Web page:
Richard Nixon attempted one of history’s most infamous bluffs when he said, “I am not a crook,” and it turns out that wasn’t the first time he’d attempted a brazen bluff.
A recent story from History.com reveals that the former President — who would later resign for his part in the Watergate scandal — was not only a card shark, but he also partially funded his first run for Congress with his considerable poker winnings.
“He was the finest poker player I have ever played against,” said fellow ex-Navy James Udall according to History. “I once saw him bluff a lieutenant commander out of $1,500 with a pair of deuces.”
Another comrade claimed he never once saw Nixon lose.
Nixon’s passion for poker started when he was placed at a US air base in the Solomon Islands in 1943. The game of the day was five-card stud, or five-card draw – Texas Holdem wouldn’t be become popular for another 20 years – and Nixon was fascinated, asking a friend if there was a way to win every time.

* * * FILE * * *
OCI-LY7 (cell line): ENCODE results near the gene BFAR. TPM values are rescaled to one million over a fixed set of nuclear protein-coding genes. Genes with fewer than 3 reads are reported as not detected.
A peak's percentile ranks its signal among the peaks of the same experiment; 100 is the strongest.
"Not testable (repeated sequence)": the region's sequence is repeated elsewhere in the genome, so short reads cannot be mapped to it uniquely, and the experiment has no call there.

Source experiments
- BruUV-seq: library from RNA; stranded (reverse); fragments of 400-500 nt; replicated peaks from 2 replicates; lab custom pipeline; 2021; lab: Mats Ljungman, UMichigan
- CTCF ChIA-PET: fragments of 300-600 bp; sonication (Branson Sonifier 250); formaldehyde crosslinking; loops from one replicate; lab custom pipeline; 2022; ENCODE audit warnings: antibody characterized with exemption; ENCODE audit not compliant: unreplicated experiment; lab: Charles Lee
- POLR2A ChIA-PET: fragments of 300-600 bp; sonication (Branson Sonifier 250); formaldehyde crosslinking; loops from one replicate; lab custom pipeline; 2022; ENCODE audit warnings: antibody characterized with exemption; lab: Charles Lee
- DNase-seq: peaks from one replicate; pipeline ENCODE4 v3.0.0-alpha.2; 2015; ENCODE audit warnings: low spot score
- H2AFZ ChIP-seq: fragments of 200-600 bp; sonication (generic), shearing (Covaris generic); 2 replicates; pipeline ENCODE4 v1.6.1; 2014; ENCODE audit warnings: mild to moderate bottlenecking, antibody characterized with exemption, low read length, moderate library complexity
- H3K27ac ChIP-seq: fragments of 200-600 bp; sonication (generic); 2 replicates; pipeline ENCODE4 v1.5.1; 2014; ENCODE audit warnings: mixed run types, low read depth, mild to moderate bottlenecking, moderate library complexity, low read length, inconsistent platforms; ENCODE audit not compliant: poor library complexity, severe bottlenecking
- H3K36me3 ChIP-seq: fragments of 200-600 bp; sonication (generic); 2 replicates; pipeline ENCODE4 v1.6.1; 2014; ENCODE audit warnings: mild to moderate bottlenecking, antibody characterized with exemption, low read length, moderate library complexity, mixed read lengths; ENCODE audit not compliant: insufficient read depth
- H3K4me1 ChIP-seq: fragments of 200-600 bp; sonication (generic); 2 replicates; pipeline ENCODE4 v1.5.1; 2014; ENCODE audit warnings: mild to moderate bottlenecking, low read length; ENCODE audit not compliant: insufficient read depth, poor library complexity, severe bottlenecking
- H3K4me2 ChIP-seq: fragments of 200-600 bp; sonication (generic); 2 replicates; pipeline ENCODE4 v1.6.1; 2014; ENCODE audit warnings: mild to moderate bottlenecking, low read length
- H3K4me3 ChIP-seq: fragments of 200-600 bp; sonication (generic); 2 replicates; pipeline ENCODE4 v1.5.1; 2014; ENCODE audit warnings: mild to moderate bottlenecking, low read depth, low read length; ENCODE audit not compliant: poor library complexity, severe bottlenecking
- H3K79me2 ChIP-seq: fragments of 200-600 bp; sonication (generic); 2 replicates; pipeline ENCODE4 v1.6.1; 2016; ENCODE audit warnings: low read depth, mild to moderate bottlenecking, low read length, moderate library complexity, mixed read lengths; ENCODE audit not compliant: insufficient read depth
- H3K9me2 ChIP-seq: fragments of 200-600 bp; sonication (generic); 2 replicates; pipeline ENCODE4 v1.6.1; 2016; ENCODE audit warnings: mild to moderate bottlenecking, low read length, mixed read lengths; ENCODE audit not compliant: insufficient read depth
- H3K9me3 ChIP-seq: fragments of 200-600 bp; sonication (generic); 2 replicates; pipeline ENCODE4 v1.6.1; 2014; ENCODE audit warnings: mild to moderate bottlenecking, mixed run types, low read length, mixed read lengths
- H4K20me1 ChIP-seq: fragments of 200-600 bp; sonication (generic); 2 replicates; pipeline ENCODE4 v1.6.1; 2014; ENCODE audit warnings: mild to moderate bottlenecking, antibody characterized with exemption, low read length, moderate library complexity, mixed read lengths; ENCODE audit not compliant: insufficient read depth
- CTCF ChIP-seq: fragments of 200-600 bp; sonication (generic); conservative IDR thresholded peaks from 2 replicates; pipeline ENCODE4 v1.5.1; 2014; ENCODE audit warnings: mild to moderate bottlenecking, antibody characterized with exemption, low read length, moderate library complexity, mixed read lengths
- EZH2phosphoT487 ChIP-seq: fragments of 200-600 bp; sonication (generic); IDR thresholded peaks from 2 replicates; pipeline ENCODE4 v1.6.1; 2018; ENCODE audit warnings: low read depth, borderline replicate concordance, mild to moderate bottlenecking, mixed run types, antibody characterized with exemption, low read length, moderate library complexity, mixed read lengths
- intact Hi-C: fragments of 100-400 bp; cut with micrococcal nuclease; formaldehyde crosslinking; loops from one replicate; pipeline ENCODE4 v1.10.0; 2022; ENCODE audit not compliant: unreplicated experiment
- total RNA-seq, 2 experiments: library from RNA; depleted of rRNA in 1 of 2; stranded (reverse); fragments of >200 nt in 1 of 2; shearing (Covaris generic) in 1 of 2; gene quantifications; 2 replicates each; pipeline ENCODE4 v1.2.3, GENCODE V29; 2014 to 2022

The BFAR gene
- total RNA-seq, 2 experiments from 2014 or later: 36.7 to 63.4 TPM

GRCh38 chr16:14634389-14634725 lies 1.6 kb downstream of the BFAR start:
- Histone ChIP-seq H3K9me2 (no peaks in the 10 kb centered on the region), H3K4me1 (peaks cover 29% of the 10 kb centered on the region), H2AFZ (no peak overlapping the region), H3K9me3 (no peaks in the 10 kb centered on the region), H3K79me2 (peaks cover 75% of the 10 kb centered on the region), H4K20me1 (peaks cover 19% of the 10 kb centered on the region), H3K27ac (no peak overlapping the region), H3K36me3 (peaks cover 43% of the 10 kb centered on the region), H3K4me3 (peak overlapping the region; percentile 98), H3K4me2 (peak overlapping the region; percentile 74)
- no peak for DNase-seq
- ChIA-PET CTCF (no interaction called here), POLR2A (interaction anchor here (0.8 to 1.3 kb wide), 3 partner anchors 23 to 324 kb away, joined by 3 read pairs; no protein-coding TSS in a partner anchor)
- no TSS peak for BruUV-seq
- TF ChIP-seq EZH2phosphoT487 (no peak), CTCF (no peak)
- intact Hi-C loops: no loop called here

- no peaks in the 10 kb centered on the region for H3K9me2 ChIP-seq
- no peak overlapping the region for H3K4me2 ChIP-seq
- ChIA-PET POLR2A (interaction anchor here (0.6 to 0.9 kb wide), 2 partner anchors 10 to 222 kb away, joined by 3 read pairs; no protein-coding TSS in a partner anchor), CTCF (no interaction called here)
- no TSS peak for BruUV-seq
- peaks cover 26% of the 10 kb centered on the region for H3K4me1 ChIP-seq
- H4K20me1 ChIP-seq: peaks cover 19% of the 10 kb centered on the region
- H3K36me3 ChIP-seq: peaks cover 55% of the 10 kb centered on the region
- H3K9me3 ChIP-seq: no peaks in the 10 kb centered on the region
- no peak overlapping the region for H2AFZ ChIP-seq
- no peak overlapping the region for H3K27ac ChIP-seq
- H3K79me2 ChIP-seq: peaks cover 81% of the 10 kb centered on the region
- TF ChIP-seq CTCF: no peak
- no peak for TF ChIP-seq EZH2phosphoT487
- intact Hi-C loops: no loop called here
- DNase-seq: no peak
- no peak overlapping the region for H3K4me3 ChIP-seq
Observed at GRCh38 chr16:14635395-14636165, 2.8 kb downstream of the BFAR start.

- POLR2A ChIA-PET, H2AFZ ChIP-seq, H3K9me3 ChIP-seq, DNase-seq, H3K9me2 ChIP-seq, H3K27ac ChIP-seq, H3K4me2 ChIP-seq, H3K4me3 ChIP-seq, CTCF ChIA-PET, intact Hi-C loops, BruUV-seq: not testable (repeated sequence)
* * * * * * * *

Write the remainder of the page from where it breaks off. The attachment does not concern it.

Nixon the Nit?
While his friend had a laugh at the question, he did reveal a key strategy that the majority of today’s rookie poker players learn early on — play tight. He advised Tricky Dick to fold 80 percent of his hands and stick to premium holdings.
“He studied the game before risking any of his money,” historian Ken Hughes told History, “spending hours and days with the best players he could find, listening to their lectures, learning their moves.”
Nixon was so obsessed with the game that in his memoir, he admitted to passing up a dinner with famed cross-Atlantic flyer Charles Lindbergh because he was too busy splashing chips around.
Nixon wasn’t interested in the social aspect of the game; he wanted to win money. And he apparently did so well at it that that he was able to partially fund his first campaign to run for Congress in California with his poker winnings.
One historian suggests that as much as 20% of his campaign fund came from $8,000 Nixon had won through poker — an amount equivalent to roughly $110,000 today.
Presidents and Poker
There is something about the great game of poker that attracts presidential types.
- There are stories of a young Abraham Lincoln emptying the pockets of lesser players aboard steamboats floating down the Mississippi River
- Franklin Delano Roosevelt played for fun as a way to relieve presidential stress
- Harry Truman famously played poker aboard a US warship in 1945, days before the US dropped atomic bombs in Japan
And while he may not have been the card shark of Nixon’s caliber, Barack Obama reportedly played a bit of poker and also counted a poker chip among his lucky charms.